02 07

Topics to write about informative essay

Using your outline as a guide, flesh out your notes into full paragraphs.

  • Do not worry about spelling errors or mistakes. Remember that this is just a rough draft, not your final copy. Just focus on writing it down, and later you can fix mistakes.
  • Write your rough draft by hand or type it - whichever is easier for you.
  • 2

    Give each paragraph a topic sentence. The topic sentence, often the first sentence in each paragraph, tells your reader the main idea of the paragraph. It can also serve as a transition from the previous paragraph's main idea to the new paragraph's main idea.[5]
    • For example, a topic/transition sentence might look like this: "While some factories allow union labor, others, such as those in X, argue that unionizing harms the workplace." This sentence gives a clear direction for the paragraph (some factories argue against unionizing) and links it to the paragraph before it (which was probably about pro-union factories).
  • Essay and Your. Informative Educate Inform Topics that

  • 3

    Structure your essay in parts. Your essay will need, at minimum, an introductory paragraph, a body, and a conclusion. Each body paragraph should follow the "C-E-E" formula: Claim + Evidence + Explanation. Use supporting details and your own thoughts to expand on the paragraph's topic or idea.
    • Make sure you're clear about what the idea of each paragraph is. To keep yourself on track, refer to your outline as you write.
  • 4

    Edit your rough draft. Read through your rough draft a few times and ask the following questions:
    • Have you told the reader everything you need to about your topic?
    • Do you have a clear thesis statement, expressed in two to three sentences?
    • Do all your paragraphs relate to the thesis?
    • Does each paragraph have one main idea, supported by accurate, objective details?
  • If it doesn't stipulate, the safe choice is a standard, readable 12-pt font such as Times New Roman or Arial. Avoid using "cute" or "quirky" fonts in an academic paper unless given specific permission to do so.
  • Know the due date! Get started early so that you have plenty of time to complete the essay.
  • 2

    Choose a topic. If the topic is not already assigned, you'll need to select your own topic. It's easy to get stuck on this step if you have a wide range of choices, so take your time and abide by a few general rules:
    • The topic should not be too broad or too narrow. See Write an Essay for more information. There should be enough information about the topic to write about, but not so much that you can't present clear, concise information. For example, writing on "the history of animal shelters" is probably much too broad, while "the history of Sunny Days Animal Shelter in X County" is probably too narrow.
  • You'll need to know a good deal about your subject and convey information in a clear, organized fashion. If it seems overwhelming at first, remember to take it step by step. Working methodically can help you write a successful paper, and you may even enjoy the process!


    Part 1 Selecting and Researching Your Topic

    1. 1

      Understand your assignment. If you're writing for school, confirm the essay's required length and any topic parameters. This helps determine how much information you'll need to gather and present. Check your syllabus and any assignment prompts or sheets first; if you still need clarification, ask your teacher.[1]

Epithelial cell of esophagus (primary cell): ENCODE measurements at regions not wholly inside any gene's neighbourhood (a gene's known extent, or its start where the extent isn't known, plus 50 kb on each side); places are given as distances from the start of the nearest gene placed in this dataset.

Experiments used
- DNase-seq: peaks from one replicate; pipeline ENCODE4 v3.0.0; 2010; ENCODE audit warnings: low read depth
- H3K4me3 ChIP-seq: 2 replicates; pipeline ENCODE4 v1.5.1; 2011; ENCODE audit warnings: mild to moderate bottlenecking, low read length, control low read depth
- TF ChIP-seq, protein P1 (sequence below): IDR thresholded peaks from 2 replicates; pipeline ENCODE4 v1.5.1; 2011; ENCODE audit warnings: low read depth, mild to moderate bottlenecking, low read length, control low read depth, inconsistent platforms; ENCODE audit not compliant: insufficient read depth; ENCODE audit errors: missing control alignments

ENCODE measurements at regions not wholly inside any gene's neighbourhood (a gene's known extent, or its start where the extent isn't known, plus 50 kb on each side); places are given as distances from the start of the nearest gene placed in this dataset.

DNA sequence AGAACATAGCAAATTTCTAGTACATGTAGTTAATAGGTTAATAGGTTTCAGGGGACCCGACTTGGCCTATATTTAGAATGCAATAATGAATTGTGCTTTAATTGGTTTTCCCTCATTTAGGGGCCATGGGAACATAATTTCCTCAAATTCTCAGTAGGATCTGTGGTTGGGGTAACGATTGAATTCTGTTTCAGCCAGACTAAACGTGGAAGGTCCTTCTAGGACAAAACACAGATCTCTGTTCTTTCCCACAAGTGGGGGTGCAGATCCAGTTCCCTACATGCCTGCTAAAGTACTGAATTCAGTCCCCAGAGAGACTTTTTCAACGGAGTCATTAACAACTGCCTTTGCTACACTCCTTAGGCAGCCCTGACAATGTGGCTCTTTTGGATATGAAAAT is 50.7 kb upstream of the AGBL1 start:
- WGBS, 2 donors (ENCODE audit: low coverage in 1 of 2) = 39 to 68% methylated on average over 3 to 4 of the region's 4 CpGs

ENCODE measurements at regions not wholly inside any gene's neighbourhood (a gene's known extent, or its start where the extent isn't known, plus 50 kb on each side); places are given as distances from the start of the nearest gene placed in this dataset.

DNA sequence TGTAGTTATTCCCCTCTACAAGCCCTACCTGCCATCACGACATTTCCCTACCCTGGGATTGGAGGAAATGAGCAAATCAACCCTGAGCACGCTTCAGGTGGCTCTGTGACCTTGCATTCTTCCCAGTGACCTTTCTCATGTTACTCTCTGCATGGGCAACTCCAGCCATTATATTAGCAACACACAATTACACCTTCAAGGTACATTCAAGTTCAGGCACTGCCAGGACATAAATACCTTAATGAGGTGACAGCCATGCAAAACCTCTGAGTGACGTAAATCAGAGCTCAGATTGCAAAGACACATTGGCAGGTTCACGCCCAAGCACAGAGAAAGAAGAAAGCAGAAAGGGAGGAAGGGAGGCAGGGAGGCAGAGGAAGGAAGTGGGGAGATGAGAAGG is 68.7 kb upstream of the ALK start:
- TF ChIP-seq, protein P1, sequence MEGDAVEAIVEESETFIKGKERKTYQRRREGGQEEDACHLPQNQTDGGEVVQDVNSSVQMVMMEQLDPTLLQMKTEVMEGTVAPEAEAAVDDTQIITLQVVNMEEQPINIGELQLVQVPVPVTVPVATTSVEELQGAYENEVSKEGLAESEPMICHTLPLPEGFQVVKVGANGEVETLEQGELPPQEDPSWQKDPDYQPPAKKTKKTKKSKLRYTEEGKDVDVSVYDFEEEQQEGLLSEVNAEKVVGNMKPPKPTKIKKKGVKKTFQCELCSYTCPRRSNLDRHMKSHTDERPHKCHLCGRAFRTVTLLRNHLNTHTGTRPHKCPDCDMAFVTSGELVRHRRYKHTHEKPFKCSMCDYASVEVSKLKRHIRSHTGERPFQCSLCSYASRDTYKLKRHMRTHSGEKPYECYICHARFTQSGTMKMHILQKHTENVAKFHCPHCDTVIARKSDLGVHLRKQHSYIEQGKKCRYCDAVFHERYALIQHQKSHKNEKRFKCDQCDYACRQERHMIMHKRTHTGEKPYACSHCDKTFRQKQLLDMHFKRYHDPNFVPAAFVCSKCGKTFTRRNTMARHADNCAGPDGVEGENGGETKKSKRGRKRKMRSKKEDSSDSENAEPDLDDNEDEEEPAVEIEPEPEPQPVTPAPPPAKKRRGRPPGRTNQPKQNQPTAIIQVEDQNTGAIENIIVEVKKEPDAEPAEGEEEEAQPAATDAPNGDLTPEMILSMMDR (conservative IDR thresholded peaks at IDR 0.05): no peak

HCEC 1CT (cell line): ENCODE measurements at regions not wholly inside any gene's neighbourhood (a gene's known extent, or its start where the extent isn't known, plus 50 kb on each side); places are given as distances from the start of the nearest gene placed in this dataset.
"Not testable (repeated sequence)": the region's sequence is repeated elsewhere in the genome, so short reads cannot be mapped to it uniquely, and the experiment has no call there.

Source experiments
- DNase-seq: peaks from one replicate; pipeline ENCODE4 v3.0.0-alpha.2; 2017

• Be sure you know how your teacher wants you to cite your sources so you can keep track of what you research. Some schools provide reference software like EndNote or RefWorks, which can make collecting and keeping track of research sources easier.
    • Don't worry about getting your thesis just right at this point - that comes later. If you don't feel ready to write the thesis out, jot down some notes in the introductory part of your outline. At the very least, you need some idea of what you want to say in your essay.
    • While it may seem odd to summarize your essay before you've begun, writing your thesis at the beginning of your outline will help you organize your ideas and select the most important details that you want to present.
  • 2

    Use one major supporting detail per paragraph in the body of your essay. The body of your essay is the part between the introductory paragraph and the conclusion paragraph. Select main details from your research that demonstrate your overall thesis (from Step 1).[4]
    • The number of details you use depends on the paper length: if you're writing a five-paragraph essay, then you have three paragraphs for the body, so you'll need three main ideas.
  • The ethical issues surrounding using foetuses for medical research.
  • How stem cells can cure terminal diseases.
  • Modern parenting methods.
  • How the Cold War was triggered.
  • The ideology and beliefs of Nazism.
  • The death of Napoleon.
  • How the British lost the American Revolutionary War.
  • The impact of Oprah Winfrey on American society.
  • How Martin Luther King advanced civil rights for black people.
  • The Industrial Revolution in Europe.
  • The fall of the British Empire.
  • How tsunamis are caused.
  • Whats at the end of a black hole?
  • The future of human and animal cloning.
  • The creation of a rainbow.
  • Comments

    1. Lexuhicomeduso

      This is a great and informative essay. Have you written about Prometheus? I can"t seem to find it on CTs website.

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